This Dutch Caribbean desert island is one of the most heavily touristy islands in the region, but the hordes of cruise ships and all inclusive package resorts shouldn’t put off independent travellers, because Aruba has a lot to offer backpackers too.
Long stretches of white sand beaches surround vast national parks filled with cacti and abandoned gold mines, wind swept divi divi trees thrive in arid deserts and the wild side of Aruba is waiting just below the package touristy surface for the independent traveller to discover.
Aruba – like much of the Caribbean – is extremely laid back and friendly, and is generally run on ‘island time’, which means that time itself is seen as more of a suggestion than an actual thing and a relaxed, laid back attitude is more than encouraged. The official language of Aruba is Papiamento, the island language that is a blend of Portuguese, Dutch, Spanish and West African, but English is widely spoken.
Visas are not required for citizens of the UK, Europe, the US, Canada and many other nations for stays of up to 90 days. To check your own country’s specific requirements check out the Embassy of the Kingdom of the Netherlands.
All travellers are strongly recommended to be up to date on their routine vaccinations including MMR, diptheria – pertusis – tetanus and varicella (chicken pox) by the Centre of Disease Control and the NHS Fit For Travel website.
Other than these routine vaccinations there are no specific advisories for Aruba.
The majority of Aruba is low to no risk of malaria and so antimalarials are not advised for the majority of travellers.
Anti mosquito measures are advised at all times due to the high risk of other mosquito borne diseases such as dengue and zika.
As a further piece of advice Aruba’s sun is deceptively hot, so take all sun care precautions, wear a hat and stay very hydrated.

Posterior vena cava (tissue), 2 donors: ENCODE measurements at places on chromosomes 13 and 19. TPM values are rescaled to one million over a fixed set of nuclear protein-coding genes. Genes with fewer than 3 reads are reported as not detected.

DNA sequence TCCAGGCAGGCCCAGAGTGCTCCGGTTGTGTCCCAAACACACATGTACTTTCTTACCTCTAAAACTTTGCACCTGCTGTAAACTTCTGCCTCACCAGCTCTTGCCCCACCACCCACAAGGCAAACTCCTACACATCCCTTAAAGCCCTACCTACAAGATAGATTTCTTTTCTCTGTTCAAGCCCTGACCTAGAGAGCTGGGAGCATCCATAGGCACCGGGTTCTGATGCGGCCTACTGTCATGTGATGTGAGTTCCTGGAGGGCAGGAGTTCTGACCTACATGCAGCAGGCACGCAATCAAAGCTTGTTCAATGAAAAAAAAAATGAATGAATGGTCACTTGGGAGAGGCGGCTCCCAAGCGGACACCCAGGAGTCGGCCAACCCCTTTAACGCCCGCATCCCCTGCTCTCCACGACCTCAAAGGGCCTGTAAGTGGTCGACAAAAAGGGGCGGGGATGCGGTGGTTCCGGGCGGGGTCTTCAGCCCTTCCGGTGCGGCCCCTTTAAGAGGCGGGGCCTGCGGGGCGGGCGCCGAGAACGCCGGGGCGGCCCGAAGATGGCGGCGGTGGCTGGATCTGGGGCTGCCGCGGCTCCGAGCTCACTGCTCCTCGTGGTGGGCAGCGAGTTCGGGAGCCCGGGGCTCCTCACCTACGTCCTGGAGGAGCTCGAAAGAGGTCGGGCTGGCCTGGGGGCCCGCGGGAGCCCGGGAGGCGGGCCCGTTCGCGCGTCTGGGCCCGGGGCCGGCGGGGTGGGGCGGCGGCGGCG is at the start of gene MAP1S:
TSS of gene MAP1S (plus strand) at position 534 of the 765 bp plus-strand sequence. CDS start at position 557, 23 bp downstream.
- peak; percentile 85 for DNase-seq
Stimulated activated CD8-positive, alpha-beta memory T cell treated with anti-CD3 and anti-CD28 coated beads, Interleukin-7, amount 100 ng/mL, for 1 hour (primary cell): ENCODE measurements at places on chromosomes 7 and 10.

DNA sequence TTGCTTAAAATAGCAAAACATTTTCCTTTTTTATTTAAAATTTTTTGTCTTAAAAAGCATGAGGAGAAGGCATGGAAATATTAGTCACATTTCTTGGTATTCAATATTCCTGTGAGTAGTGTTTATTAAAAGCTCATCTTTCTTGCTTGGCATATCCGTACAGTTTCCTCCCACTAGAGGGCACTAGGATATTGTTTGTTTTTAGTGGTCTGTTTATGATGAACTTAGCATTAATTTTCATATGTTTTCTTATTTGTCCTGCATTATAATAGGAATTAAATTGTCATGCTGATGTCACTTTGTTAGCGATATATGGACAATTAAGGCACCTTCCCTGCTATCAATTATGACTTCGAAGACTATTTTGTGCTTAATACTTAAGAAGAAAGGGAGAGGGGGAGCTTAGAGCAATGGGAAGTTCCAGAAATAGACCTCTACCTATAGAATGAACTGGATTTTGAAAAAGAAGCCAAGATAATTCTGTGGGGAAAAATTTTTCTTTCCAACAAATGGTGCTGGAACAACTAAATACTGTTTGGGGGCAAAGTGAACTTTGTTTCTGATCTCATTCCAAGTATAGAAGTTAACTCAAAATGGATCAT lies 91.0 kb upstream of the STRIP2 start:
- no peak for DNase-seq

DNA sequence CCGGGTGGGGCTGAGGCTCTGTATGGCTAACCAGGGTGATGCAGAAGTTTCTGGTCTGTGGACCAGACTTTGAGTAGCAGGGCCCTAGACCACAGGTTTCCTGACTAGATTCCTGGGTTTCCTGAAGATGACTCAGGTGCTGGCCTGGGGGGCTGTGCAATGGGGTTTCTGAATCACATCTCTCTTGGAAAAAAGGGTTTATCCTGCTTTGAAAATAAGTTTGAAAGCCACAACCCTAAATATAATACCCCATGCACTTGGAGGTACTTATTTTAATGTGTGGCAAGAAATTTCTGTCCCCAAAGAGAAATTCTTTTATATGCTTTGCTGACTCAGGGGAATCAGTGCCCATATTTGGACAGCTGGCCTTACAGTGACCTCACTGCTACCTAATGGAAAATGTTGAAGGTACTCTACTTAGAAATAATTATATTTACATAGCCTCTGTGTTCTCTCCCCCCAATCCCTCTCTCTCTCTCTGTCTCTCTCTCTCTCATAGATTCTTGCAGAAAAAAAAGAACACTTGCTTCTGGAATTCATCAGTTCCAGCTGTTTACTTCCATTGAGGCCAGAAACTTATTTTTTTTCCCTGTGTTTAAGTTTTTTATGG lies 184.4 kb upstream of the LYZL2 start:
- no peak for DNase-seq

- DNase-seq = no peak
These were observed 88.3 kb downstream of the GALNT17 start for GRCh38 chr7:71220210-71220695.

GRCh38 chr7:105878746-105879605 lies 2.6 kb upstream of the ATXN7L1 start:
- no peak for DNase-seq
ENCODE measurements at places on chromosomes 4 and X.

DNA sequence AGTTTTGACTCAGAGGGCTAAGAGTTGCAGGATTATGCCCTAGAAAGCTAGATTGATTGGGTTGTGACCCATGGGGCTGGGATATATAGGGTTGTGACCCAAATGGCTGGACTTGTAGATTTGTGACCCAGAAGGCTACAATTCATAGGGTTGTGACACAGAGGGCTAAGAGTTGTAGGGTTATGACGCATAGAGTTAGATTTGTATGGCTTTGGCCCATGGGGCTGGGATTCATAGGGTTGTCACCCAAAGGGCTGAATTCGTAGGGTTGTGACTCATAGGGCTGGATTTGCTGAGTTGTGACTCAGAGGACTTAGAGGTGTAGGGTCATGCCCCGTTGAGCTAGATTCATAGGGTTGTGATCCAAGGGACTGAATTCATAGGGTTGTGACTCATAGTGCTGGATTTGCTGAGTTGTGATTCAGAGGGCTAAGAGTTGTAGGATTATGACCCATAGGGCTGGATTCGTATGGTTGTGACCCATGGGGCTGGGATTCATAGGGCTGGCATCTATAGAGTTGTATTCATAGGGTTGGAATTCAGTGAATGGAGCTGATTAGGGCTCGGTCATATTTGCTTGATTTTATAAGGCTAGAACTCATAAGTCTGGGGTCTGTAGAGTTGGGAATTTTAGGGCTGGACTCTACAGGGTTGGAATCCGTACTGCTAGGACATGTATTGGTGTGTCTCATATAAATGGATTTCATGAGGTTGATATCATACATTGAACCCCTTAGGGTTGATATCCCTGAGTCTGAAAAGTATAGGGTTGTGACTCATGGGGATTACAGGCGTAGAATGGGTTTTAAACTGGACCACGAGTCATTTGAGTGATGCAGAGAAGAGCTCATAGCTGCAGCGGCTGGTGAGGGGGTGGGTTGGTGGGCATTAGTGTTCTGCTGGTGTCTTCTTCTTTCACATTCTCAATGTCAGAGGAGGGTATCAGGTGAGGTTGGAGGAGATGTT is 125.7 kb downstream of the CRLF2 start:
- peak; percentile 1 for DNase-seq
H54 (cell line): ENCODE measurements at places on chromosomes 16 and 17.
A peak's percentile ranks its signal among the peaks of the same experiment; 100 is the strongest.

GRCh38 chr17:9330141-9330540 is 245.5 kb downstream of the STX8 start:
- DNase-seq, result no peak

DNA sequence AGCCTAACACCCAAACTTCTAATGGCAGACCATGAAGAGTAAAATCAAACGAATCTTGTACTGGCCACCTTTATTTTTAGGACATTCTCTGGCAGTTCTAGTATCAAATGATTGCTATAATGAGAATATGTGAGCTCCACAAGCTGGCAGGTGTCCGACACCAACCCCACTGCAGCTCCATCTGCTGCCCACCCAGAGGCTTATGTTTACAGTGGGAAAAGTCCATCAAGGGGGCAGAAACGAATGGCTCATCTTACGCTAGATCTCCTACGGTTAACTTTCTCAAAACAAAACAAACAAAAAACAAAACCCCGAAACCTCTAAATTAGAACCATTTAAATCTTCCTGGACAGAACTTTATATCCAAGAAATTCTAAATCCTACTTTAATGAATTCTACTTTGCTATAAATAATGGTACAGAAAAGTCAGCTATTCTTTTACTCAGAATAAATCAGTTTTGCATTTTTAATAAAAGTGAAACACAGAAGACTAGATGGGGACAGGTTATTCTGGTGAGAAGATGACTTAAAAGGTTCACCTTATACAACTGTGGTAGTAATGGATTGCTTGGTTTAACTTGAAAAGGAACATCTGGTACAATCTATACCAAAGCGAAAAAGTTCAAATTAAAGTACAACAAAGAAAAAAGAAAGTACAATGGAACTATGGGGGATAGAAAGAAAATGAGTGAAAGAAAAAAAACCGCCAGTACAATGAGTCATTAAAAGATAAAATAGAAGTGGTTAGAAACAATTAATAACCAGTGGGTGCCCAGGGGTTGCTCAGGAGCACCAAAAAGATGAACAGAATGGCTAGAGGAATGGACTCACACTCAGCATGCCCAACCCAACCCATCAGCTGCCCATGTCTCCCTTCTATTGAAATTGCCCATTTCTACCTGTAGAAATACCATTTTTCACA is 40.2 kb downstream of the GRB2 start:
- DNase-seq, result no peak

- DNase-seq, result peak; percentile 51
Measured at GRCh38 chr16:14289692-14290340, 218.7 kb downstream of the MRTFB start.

Crime and Safety.
Aruba is in general an extremely safe country to travel through and beyond basic common sense safety precautions that you should take anywhere travellers don’t have any specific risk to worry about.
Costs and Money.
The currency of Aruba is the Aruban Florin, although US Dollars are accepted everywhere too.
Given its heavily touristy nature Aruba is not a cheap island to travel to, although it can be done on a budget if you are careful.
Accommodation will be your biggest expense, with a basic room at a budget hotel around £40 – £50, going up to £250 – 500 a night or more for a room in a top end luxury hotel or resort.
You can easily get by on £10 – 20 a day if you stick to food trucks and basic groceries to eat, but £20 – £30 a day is a more reasonable budget if you want to eat at a few local restaurants too, and you will. Obviously top end restaurants and alcohol can blow your budget out of the water.
Adventure activities such as snorkelling, off road ATV rides and so on can cost anywhere between £20 – £200 a time depending on what you do, so you will need to budget specifically for these, but there are plenty of free things to do too such as going to the beach.
When To Go.
Despite common misconceptions Aruba is not on the Hurricane belt that affects a lot of the Caribbean, but it does get an increase in rain and wind between September and December as an after effect.
January to April or May are Aruba’s high season months where tourists flock to the island and prices shoot up, but as a silver lining to that January and February sees Carnival, Aruba’s month of festivities, music and costumes starting just after new year.